Versatile Wren, for 11 years a cast member in Shear Madness, is in your mind's ear, whether you know it or not, as the voice of New England Telephone and many other commercials and voiceovers. Her pretty voice is full of conversational ease, tripping alongside the bubbling brook of the piano accompaniment. As demonstrated in her periodic appearances in the cozy cabaret of Club Cafe on Columbus Avenue, Wren can also hit a wistful tone, as in the song, "My Brother Lived in San Francisco," which only requires that past tense to convey the message. There's a bluesiness-with-mischief in some of her repertoire, a singing against the usual grain. "I like to take a standard song and change the subtext," she says. And because of the intimacy of the cabaret style, Wren manages to tell stories in her songs, such as the one that begins with worldly bravado about a lost love and then moves, affectingly, to a hungrier longing for comfort and resolution of the affair. Something almost girlish, recalling the romantic heroine of The Fantasticks pulls against a more womanly, sadder-but-wiser trend in her singing, tugging you into her performance. And besides, she's a dish.

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Panorama: the Official Guide to Boston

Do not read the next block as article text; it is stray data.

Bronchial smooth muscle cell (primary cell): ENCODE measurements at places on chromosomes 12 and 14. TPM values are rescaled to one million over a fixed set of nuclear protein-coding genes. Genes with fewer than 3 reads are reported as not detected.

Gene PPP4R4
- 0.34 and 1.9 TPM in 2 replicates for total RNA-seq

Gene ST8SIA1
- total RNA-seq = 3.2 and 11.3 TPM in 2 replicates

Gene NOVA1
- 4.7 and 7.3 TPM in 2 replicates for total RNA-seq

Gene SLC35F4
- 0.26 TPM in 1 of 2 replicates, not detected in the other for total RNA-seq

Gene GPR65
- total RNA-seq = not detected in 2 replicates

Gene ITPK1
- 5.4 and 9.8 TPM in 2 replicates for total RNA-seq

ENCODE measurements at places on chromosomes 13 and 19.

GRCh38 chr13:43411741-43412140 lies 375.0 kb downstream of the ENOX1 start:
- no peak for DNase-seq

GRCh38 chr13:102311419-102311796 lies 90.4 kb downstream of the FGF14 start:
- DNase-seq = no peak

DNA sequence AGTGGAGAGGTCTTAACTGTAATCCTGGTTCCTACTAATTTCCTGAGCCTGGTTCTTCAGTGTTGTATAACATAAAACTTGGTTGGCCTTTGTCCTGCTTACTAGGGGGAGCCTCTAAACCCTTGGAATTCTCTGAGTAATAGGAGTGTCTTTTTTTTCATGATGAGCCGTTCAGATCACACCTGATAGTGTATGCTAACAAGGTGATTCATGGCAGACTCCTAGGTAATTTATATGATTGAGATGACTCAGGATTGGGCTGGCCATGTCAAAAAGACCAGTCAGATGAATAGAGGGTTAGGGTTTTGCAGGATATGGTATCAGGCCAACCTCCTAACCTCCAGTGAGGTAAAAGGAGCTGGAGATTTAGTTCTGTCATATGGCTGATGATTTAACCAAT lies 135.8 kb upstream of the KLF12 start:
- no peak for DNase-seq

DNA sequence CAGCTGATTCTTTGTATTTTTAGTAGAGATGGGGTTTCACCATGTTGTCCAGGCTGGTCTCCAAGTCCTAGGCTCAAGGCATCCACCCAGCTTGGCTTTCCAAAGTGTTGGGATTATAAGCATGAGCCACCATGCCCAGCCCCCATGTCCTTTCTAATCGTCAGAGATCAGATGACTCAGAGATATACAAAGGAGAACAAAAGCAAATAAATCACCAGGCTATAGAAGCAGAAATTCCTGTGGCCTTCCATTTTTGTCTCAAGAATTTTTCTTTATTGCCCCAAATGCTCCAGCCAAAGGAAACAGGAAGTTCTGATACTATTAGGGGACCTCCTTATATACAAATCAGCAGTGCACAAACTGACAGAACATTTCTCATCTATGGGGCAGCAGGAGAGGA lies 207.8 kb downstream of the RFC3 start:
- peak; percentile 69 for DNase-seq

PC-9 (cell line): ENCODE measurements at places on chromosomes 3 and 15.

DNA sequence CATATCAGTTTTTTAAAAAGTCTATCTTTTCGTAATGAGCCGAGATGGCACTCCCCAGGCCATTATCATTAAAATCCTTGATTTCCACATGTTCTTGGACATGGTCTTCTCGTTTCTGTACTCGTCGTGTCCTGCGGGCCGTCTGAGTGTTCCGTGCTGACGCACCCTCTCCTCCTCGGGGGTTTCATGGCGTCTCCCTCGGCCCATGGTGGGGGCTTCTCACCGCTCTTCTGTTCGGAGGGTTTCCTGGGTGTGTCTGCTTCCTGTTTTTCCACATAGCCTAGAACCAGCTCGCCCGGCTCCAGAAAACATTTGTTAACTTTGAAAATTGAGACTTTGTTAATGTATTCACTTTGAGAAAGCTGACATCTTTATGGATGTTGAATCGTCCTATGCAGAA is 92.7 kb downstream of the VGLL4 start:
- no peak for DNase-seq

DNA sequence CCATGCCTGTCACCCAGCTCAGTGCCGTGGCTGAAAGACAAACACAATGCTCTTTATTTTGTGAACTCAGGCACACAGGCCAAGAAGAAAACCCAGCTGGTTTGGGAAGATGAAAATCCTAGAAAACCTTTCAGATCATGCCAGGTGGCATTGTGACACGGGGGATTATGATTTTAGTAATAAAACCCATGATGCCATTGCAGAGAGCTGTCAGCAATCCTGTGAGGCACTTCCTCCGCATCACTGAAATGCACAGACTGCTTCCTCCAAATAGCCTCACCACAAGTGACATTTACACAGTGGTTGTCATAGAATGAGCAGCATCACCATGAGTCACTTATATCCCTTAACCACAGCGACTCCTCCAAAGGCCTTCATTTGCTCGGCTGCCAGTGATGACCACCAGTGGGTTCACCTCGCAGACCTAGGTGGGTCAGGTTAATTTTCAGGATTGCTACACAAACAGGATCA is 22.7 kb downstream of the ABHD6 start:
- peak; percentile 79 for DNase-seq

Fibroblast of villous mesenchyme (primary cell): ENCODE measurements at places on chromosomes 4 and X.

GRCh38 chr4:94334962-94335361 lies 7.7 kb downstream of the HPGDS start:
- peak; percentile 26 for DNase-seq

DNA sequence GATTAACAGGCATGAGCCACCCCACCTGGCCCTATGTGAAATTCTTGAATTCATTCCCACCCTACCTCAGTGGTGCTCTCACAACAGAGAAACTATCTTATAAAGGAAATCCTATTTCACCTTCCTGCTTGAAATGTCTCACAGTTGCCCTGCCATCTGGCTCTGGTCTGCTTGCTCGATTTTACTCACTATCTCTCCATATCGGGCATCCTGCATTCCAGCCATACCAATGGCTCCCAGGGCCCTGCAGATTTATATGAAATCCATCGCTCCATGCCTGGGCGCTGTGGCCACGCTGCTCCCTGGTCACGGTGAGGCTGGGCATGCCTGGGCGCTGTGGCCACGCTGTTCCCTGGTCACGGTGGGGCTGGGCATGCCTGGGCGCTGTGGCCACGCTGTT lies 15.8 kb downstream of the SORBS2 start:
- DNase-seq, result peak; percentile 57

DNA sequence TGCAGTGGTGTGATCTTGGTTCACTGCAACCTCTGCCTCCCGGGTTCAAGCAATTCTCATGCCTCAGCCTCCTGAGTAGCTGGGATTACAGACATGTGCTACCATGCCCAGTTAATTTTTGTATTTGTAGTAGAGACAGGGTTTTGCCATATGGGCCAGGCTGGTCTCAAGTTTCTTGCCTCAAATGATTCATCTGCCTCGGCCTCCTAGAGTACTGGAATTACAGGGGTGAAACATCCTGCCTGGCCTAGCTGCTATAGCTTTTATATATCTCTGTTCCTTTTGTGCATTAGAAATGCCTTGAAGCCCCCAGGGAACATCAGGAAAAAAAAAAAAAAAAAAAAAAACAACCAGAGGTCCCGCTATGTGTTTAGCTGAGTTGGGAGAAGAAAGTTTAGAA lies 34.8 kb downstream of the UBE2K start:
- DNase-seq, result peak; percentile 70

She's Not a Lark

She's a Wren. A Cabaret Renaissance is taking flight, and leading the resurgence is Wren Ross, who with her feathery vocals and acting finesse is leaving audiences all aflutter.

With a musical repertoire including classical, jazz, folk, pop, blues, and musical theatre, Ross executes a wide range of notes and styles which manifest themselves through the prodigious characters cloaked in the wings of lyrics and music.

Having performed in New York and Boston for 20 years, playing in Boston's long-running Shear Madness for 11, and touring internationally in such venues as Malta and Sicily, Ross delivers wit and sentiment, authenticity and originality to a lost art form.

Her pristine voice has been heard in hundreds of radio spots, working with such notable talent as revered anchorman Walter Cronkite, actor Jason Robards and song-and-dance man Ben Vereen.